How to Get Rid of Fruit Flies

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Peaches

A fruit fly infestation can be so bothersome, so learn where fruit flies come from and how to get rid of fruit flies.

Where Do Fruit Flies Come From?

Reach for a peach, and what happens? A squadron of fruit flies takes to the air above the fruit bowl! Where the heck did they come from? 

They probably didn’t come from the grocery store. They come into house from the outside when hey spell fruit as it’s ripening, especially if it was starting to get a bit overripe. (Fruit flies actually prefer wine and beer to fruit because they like food that has fermented.)

What are Fruit Flies?

The tiny, yellowish insects are part of a large family of small flies that has about 3,000 species. Unlike houseflies, which can spread disease, fruit flies are harmless. They can live and breed in drains and garbage cans and on damp mops and rags. Spilled juice under the refrigerator or a rotten potato at the bottom of a bin can be a happy home for the fruit fly.

Fruit flies lay their eggs near the surface of your ripe fruit—and they can lay 500 eggs at a time! About 30 hours later, tiny larvae emerge and feed on the fruit. In a week, they are ready to take to the air.

The entire life span of a fruit fly is only about 2 weeks. However, researchers have discovered that drinking a fermented beverage will enable a fruit fly to live a day or two longer—and a day or two is quite a bit when your life is only 2 weeks!

How to Get Rid of Fruit Flies

Follow these tips, and hopefully your fruit fly infestation will be managed quickly!

  • Refrigerate or throw away ripened or damaged fruit instead of leaving it out where the fruit flies can access it.
  • Make sure you check the garbage regularly, and check all your produce for rot.
  • Completely clean up any spilled fruit juice, beer, or wine.
  • Be sure to clean your drains regularly, as fruit flies can live there. Use these tips for clearing drains.

Fruit Fly Traps

You can buy fruit fly traps or make your own, and either way they should be very effective. One of the most common traps is the vinegar trap.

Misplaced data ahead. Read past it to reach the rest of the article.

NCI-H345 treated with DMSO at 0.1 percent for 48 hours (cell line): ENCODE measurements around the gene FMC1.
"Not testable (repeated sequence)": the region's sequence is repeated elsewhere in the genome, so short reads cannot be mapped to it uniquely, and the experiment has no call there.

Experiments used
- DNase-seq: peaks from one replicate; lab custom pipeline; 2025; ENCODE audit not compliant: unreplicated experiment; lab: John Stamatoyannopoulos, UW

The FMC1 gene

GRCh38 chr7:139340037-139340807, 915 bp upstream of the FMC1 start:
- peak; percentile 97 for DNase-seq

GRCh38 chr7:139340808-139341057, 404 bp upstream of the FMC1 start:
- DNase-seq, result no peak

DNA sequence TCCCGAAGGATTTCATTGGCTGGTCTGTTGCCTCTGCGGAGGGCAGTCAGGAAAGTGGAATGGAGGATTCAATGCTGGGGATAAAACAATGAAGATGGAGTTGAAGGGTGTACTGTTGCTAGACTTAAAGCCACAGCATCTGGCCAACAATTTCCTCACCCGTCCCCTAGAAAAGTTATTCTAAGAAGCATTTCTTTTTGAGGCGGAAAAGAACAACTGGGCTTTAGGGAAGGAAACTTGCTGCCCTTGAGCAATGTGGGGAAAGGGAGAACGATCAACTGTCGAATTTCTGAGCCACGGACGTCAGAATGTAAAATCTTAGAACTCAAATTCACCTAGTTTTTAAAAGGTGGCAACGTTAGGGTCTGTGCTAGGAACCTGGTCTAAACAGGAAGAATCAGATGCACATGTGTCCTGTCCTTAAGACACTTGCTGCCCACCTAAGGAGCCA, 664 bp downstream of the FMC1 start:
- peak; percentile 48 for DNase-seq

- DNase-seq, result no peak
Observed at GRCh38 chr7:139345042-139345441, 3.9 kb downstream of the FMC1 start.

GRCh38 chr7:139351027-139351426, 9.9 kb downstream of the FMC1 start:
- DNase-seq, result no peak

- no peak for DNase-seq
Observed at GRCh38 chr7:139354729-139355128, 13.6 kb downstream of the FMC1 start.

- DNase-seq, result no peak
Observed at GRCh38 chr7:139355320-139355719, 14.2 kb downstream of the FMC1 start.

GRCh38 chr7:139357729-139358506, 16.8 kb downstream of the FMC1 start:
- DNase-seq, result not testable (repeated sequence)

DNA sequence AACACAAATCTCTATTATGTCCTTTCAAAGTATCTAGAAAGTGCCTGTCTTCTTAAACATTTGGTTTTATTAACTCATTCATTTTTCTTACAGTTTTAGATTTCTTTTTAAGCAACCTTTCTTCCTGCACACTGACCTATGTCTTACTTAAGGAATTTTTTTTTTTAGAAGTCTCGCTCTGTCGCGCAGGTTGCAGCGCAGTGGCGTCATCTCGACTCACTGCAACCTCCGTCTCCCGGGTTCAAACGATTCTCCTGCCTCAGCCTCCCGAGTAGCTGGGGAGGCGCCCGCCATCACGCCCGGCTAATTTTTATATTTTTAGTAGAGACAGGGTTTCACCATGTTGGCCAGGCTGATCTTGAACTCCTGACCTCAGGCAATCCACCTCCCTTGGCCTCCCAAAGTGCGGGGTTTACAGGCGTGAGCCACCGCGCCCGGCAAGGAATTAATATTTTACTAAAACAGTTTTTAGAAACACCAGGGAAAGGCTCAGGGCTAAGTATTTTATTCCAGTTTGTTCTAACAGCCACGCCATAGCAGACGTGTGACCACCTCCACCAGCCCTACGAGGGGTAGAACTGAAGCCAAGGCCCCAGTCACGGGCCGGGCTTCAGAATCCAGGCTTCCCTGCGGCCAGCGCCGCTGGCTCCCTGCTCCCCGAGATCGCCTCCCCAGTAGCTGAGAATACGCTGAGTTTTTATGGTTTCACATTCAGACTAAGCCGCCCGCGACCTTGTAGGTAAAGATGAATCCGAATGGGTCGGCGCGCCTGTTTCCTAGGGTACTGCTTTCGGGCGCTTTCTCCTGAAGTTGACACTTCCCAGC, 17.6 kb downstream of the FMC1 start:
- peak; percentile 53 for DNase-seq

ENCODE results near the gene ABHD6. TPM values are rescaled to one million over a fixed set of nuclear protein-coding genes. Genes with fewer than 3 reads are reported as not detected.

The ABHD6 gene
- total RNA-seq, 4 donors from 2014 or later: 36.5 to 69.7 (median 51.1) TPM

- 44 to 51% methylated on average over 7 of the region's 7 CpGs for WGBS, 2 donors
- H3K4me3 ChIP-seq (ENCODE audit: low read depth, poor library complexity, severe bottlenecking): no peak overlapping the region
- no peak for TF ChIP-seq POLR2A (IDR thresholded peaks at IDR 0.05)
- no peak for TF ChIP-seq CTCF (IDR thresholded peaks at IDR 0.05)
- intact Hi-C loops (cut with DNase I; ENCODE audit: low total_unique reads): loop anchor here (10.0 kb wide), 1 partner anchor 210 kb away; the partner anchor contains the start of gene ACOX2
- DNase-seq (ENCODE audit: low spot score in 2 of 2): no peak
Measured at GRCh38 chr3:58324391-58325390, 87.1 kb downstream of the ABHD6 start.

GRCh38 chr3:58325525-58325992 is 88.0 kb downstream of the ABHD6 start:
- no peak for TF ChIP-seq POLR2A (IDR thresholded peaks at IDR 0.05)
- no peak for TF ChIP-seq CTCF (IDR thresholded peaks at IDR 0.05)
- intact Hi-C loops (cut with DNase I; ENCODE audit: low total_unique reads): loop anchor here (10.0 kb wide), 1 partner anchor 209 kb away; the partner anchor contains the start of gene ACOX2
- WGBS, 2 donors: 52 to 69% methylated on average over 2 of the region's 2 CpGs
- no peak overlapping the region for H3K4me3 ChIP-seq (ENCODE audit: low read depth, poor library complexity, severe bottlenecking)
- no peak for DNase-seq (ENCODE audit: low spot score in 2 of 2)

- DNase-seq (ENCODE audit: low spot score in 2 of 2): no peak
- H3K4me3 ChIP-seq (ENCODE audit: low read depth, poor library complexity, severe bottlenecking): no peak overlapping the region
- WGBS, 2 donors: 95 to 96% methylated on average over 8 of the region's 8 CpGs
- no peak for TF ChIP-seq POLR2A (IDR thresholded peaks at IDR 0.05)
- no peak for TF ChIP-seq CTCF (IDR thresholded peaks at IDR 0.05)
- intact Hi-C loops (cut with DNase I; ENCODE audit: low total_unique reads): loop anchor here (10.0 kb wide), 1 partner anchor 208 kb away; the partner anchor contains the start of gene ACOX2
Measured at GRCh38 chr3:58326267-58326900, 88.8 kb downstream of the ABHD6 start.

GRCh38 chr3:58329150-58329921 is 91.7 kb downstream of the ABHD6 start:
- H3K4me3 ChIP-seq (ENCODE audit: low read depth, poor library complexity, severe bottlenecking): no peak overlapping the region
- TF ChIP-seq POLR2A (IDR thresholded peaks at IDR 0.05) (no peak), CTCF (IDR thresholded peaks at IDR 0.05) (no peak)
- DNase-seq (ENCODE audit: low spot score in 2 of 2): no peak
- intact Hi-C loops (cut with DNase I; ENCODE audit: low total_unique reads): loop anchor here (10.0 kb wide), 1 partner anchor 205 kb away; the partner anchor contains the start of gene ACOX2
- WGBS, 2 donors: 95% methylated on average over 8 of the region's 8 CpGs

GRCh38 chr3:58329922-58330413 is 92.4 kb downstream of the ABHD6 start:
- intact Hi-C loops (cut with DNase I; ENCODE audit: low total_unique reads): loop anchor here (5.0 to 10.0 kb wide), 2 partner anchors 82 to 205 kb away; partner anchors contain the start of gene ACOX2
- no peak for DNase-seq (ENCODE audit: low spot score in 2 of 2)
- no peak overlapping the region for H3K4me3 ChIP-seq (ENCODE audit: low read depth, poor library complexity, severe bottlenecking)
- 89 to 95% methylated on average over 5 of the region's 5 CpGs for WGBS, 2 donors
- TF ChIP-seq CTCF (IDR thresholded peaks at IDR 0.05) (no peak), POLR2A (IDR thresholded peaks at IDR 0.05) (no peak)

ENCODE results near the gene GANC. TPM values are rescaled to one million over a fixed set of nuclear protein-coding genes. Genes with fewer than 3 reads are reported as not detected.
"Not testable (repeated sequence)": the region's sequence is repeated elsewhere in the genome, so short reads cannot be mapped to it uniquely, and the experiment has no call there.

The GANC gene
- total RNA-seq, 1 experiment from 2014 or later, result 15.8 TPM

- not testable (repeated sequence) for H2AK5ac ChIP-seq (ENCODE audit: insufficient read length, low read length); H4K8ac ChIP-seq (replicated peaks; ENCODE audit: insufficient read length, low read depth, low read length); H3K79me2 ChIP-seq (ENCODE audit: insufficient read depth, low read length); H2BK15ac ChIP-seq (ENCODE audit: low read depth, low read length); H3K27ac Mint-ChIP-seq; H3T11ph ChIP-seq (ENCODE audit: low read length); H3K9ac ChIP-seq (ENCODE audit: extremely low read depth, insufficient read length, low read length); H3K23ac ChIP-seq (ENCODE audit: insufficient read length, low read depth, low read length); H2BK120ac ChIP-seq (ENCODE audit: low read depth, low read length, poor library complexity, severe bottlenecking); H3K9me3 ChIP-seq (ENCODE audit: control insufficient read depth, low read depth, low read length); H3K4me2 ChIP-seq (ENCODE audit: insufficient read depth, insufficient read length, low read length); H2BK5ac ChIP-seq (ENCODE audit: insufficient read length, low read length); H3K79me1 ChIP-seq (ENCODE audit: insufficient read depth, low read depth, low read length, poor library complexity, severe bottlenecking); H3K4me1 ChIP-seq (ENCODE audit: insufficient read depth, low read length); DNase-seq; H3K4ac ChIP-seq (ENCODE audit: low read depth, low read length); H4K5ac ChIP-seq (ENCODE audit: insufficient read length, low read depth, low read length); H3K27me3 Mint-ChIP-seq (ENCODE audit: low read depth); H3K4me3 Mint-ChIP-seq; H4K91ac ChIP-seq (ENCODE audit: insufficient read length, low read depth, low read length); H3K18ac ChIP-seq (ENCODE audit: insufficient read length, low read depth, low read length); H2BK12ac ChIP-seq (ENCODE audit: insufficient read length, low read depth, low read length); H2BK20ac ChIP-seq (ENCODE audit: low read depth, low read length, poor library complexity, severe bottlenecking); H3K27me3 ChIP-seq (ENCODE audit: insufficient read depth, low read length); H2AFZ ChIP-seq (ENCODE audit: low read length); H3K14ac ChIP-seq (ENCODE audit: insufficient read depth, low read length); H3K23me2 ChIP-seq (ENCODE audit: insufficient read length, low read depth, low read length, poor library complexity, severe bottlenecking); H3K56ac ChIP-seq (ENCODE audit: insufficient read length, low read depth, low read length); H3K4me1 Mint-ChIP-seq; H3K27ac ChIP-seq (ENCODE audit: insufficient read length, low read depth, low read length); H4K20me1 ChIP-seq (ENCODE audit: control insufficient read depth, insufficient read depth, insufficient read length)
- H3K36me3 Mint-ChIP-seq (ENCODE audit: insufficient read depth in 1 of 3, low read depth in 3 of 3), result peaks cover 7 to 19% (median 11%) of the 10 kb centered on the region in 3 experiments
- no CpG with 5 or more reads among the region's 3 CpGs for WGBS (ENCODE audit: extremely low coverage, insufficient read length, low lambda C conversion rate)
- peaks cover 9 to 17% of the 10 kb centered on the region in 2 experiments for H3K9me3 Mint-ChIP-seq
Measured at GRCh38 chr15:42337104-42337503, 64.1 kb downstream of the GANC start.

• Fill several glasses with apple cider vinegar to about ⅔ full.
  • Then add a drop of dishwashing liquid to each glass and mix.
  • Put plastic wrap on the top of the glass so that it is tight, and hold the plastic wrap in place with a rubber band.
  • Punch about ten holes in the plastic wrap, and put the jar near the fruit flies. They should enter the trap and drown in the mixture.

See more tips on managing other insects and pests.

Have you ever gotten fruit flies?  What are your solutions?

~ By  Almanac Staff

About This Blog

This new corner of Almanac.com will feature news, information, and cool stuff from The Old Farmer’s Almanac and its family of publications.

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My grandma told me to put a

My grandma told me to put a small container of apple cider vinegar on top of the fridge! Its worked for me for years!

Leave an open bottle of wine

Leave an open bottle of wine near where the fruit was. I suggest waiving off all the fruit flys then moving the fruit making it more likely they find the wine. They'll go down into the bottle and then they're trapped.

I recycled a sour cream

I recycled a sour cream container and lid, marked the lid with "fruit fly catcher" and the recipe, store it under the sink when the house is fruit fly free (basically, winter), just so it doesn't get thrown out. I punched a row of small holes in the lid, put a couple tablespoons of balsamic vinegar in the container along with a dab of liquid dish detergent and a little water. This has worked like a charm for several years. When the flies are thick, I will even tuck the container into the middle of the fruit tray, and from the number of gnats I collect in the container, I think they are drawn away from the fruit by the strong balsamic.

We put a small amount of

We put a small amount of cider vinegar in a little dish, add a few drops of liquid dish soap. They are attracted to the vinegar, but cannot fly off with dish soap on their wings, and drown in the solution. Works every time.

I fill a shallow container

I fill a shallow container with a few drops of dish soap mixed into 1:1 warm water and cider vinegar. They can't resist the smell and the soap prevent them from using surface tension to land on the water. They just sink.

I put apple cider vinegar in

I put apple cider vinegar in a small container, wrap with plastic wrap, slit a hole with a knife, leave on kitchen counter. Fruit flies go in, can't get out and drown. Works every time!

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